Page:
How to Write a Tragic Hero

Not all stories have good endings. Especially those in real life, but there are still a ton of twisted authors who love torturing their readers with a crummy ending in which everyone important dies off. What a sobfest, am I right? But not all characters end well either: just ask the Tragic Hero.

I’ve talked quite a bit about developing your hero and your villain, and for good reason: their conflict makes up the backbone of your story. Not only that, but the strength and intrigue of said conflict is equal to how compelling your hero and villain are individually times their dynamic together. I = Integrity; ((I)Hero + (I)Villain)(How well the hero and villain play off each other) = Conflict Strength

But enough with the pseudo-intellectual mathematical banter. I’ll dispense with what few pleasantries I have left: are you a fan of gritty realism and emotional conflict? Do you prefer heroes that are on the shady side, but still want to see absolute justice performed? You might want to consider writing a tragic hero.

Now what exactly is a tragic hero? Predictable question, but it needs to be answered anyway. Well, a tragic hero is a hero with a crippling flaw that they cannot (or simply won’t) get rid of, and they perish as a result. The tragic hero represents one who was doomed themselves by their inability to change, and represents that a true hero must strive for inward perfection was well as try to fix the world.

A great example of this is Macbeth from Shakespeare’s play of the same name. Now, Macbeth is a noble man and a valiant warrior at the beginning of the play, but by the end he’s a brutal dictator and a bloody murderer. He’s a beautiful example of character work, but an even better example of a tragic hero.

Early on in the story, Macbeth is told by a trio of witches that he’d be the next king after his cousin, Duncan. He’s shaken by this, and when he confides this in his wife, she eggs him on to kill the king and seize the throne. In many ways, Lady Macbeth is the true villain of this story, but Macbeth’s heroism factor kicks in and he refuses, telling his wife that he’d never be able to kill his cousin.

But now we arrive at Macbeth’s core flaw: his obsession. Once he gets an idea in his head, he will think about it to the point of madness. In the end, he’s a very driven man who can always get what he wants. The trouble is, the more he thinks about becoming king, the more he likes the idea. After days of agonizing and hallucinating, he’s finally plucked up the resolve to kill the king.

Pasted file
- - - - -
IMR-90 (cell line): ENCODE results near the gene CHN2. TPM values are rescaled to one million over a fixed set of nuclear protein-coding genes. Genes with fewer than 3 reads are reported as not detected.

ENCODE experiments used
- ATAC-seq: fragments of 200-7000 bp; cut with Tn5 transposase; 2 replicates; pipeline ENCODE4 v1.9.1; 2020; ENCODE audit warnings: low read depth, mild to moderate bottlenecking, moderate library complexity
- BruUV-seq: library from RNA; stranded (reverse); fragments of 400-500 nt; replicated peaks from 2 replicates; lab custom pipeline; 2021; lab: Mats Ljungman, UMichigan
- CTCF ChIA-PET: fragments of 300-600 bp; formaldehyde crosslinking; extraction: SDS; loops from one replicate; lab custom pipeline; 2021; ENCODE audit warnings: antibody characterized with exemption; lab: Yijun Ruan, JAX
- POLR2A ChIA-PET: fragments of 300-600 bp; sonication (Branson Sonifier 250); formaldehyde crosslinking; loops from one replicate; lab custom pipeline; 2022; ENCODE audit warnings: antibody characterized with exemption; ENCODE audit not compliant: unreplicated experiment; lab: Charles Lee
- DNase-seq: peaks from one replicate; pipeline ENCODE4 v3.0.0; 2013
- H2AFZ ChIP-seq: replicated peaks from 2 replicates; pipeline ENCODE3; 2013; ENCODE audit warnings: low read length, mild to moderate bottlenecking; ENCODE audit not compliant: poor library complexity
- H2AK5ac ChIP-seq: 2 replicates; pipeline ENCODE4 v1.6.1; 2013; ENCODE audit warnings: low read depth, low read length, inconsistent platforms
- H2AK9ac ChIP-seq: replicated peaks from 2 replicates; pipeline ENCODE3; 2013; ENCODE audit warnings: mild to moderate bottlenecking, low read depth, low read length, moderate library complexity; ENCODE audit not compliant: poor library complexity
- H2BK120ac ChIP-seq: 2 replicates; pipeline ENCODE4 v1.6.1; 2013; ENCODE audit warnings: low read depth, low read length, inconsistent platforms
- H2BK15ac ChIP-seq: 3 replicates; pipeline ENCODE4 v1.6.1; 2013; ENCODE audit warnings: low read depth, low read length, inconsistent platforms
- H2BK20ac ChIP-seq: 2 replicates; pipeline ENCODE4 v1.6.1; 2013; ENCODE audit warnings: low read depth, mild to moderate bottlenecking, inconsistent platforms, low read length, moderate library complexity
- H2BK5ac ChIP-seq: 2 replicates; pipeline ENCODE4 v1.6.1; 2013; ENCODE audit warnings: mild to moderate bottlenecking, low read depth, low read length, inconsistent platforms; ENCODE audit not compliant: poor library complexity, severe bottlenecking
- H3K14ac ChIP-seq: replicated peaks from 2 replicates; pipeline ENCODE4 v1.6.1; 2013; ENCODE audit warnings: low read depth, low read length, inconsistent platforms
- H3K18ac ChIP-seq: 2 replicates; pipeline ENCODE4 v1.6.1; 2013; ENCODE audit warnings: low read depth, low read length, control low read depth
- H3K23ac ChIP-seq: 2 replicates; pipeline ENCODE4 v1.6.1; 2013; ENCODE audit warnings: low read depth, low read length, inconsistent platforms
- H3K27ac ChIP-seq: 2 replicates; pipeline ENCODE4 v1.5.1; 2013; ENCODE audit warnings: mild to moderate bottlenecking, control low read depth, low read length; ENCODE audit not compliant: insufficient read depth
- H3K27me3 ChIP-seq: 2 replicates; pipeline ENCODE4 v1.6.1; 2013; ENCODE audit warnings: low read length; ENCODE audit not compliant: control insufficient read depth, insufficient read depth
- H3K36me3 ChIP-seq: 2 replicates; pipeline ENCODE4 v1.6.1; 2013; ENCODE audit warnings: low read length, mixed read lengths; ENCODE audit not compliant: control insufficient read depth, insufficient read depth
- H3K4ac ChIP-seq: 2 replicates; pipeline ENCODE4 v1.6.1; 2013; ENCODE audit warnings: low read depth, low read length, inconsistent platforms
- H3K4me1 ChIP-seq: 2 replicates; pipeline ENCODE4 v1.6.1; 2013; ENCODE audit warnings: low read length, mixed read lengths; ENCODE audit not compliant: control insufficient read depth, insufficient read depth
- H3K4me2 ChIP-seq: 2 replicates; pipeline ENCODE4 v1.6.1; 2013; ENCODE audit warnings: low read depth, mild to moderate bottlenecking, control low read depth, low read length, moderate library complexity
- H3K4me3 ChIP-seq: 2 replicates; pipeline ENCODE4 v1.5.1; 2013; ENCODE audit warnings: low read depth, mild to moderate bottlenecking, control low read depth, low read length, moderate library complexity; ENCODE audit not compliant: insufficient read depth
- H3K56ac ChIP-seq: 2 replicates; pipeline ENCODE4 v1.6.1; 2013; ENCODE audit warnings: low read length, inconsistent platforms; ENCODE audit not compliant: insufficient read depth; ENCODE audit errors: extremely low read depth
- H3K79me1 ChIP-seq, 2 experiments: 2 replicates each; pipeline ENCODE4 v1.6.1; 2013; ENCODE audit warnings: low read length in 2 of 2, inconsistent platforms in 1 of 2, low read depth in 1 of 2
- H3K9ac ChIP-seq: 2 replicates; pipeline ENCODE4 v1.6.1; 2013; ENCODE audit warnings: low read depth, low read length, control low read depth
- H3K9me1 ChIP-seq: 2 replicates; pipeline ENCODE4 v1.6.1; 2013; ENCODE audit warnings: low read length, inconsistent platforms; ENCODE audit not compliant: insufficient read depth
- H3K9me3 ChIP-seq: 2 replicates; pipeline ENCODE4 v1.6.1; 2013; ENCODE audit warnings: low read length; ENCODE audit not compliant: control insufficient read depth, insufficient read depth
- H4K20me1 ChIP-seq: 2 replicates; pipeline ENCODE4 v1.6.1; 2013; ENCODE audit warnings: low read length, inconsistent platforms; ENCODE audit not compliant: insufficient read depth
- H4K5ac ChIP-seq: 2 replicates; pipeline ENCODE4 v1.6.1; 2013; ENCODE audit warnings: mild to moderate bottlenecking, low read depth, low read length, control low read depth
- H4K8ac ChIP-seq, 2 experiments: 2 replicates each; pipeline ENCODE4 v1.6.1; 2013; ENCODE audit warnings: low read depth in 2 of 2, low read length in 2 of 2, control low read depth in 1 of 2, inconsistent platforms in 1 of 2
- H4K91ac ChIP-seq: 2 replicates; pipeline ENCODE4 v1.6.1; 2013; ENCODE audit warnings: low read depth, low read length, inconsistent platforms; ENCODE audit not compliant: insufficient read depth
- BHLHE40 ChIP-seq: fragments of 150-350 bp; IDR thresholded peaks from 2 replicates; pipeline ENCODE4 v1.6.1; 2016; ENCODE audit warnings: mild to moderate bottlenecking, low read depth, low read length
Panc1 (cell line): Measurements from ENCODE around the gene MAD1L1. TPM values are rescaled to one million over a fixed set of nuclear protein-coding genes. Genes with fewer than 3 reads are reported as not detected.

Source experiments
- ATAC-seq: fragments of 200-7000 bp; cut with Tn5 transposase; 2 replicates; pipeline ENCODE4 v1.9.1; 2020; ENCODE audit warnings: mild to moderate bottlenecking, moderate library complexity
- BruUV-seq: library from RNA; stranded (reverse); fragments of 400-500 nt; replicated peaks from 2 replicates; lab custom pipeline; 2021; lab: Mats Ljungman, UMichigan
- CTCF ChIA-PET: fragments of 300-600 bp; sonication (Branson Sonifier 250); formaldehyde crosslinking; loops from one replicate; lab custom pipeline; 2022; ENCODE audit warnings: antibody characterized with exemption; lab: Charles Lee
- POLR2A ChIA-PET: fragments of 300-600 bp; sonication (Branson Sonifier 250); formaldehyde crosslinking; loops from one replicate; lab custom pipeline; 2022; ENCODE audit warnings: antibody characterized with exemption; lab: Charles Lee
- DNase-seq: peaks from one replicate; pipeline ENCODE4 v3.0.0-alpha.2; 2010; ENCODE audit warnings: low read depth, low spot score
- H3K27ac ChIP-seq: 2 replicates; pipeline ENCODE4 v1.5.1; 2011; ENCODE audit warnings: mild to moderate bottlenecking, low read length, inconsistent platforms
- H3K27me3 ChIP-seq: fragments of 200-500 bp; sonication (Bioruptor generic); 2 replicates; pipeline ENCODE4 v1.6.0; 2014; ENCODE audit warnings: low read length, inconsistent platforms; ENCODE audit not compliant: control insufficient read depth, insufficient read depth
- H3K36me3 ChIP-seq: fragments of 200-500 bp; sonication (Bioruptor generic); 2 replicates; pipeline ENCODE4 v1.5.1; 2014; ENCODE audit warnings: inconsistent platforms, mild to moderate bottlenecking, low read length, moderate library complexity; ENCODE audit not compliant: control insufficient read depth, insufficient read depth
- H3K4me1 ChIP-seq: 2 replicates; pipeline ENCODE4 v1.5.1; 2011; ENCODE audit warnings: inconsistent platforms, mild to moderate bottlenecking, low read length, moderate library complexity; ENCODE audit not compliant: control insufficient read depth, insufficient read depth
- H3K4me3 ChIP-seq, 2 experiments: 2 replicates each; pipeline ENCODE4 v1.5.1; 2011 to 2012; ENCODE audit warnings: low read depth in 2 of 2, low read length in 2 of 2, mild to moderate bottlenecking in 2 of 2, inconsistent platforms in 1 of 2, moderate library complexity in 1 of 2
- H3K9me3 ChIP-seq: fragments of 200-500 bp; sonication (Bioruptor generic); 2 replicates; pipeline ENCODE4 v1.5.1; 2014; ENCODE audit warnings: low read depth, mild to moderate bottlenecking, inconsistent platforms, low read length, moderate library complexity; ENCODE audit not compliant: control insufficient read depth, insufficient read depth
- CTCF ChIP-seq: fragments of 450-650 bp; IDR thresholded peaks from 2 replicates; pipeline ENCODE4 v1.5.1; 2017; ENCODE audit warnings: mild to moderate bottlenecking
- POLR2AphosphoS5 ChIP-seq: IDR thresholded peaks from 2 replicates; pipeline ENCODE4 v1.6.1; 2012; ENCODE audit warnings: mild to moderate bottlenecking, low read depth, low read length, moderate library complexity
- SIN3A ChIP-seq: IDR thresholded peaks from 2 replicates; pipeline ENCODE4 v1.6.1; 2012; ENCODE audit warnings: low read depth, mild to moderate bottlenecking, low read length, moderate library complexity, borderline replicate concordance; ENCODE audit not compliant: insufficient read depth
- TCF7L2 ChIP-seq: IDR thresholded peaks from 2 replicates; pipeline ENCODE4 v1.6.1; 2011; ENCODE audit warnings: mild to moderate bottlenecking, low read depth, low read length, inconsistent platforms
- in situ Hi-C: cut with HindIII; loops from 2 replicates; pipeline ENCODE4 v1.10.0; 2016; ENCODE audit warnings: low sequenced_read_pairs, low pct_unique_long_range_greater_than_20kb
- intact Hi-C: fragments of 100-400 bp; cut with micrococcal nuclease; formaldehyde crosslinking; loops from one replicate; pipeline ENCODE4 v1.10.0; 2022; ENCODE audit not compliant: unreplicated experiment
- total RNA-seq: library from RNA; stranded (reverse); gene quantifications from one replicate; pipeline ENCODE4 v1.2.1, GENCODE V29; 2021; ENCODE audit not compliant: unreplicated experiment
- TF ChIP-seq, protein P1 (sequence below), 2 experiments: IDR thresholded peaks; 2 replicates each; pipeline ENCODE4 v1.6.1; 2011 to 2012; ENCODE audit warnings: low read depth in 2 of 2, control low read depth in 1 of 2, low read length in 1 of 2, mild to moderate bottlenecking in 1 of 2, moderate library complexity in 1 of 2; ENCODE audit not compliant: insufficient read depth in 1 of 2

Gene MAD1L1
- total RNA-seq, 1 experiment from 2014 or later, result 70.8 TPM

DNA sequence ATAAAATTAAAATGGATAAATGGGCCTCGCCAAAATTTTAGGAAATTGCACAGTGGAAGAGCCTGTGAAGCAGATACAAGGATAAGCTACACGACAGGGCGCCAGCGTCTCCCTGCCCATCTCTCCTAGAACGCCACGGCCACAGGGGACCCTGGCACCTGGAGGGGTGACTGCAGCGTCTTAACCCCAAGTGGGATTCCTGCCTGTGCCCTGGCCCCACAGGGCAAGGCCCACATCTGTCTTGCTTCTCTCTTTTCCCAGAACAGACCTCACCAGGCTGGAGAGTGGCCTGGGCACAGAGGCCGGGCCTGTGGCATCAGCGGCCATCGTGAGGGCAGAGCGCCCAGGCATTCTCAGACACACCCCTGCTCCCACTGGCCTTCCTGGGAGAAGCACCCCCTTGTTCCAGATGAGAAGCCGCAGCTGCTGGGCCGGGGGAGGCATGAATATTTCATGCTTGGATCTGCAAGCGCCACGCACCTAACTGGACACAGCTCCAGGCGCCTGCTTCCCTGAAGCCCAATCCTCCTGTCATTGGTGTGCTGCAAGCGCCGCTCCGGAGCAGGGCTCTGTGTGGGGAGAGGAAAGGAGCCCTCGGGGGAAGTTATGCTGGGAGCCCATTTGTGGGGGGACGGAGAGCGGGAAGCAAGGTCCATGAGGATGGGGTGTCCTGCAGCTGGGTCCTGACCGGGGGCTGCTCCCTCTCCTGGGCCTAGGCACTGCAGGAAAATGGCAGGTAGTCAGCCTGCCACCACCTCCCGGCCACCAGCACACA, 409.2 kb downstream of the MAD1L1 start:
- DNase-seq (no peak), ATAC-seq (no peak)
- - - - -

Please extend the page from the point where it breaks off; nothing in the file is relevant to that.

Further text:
Everything goes as planned: Duncan is stabbed in his sleep and Macbeth is crowned the new king. But Macbeth’s troubles are far from over. His obsession with the kingship doesn’t go away; rather, it heightens. He secretly has anyone who could possibly challenge his kingship assassinated, including his former best friend Banquo.

However, Macbeth’s foul deeds do not go unpunished: his poor handling of the kingdom eventually incites a rebellion among the people, which causes Macbeth to be killed in one final battle defending his castle…and his stolen kingship. The play ends with a speech from Macbeth that laments the vanity of life, shortly before he’s killed.

Macbeth is a great play for any number of reasons, but one of them is that Macbeth himself is a textbook example of a tragic hero: he’s the dashing, handsome warrior rogue that everyone envies–but he has one flaw, a secret stain that not even he knows. And in the end, that flaw is his undoing.

The point of a traditional hero (and there’s nothing wrong with them) is that they’re supposed to overcome their flaws and challenges in order to become the savior that the story needs them to be. The tragic hero takes the opposite approach, showing readers what it would be like if the hero didn’t overcome his or her flaws: they’d be destroyed.

Usually a tragic hero is written into a tragedy as the main character, but the other main use that I know of his to juxtapose a traditional hero and a tragic hero in the same story, letting the fate of the tragic hero teach the traditional hero that flaws must be overcome, or those flaws will overcome you.

That’s all.


Be sure to check out my latest novel, Book 1 in the Praetors of Lost Magic Series, and our Publications page. Plus, I mean, it wouldn’t hurt to check out the Resources tab. It’s full of super helpful material and I promise it will help you out. Until then, writers!

Published by Van Ghalta

A cold, dark, mysterious character who purposefully wrote a story so that he could fit into it...A story where he himself WRITES stories, practices martial arts, blogs, plays airsoft, collects MTG trading cards, plays outdated video games, and writes weird, third-person bios for himself...

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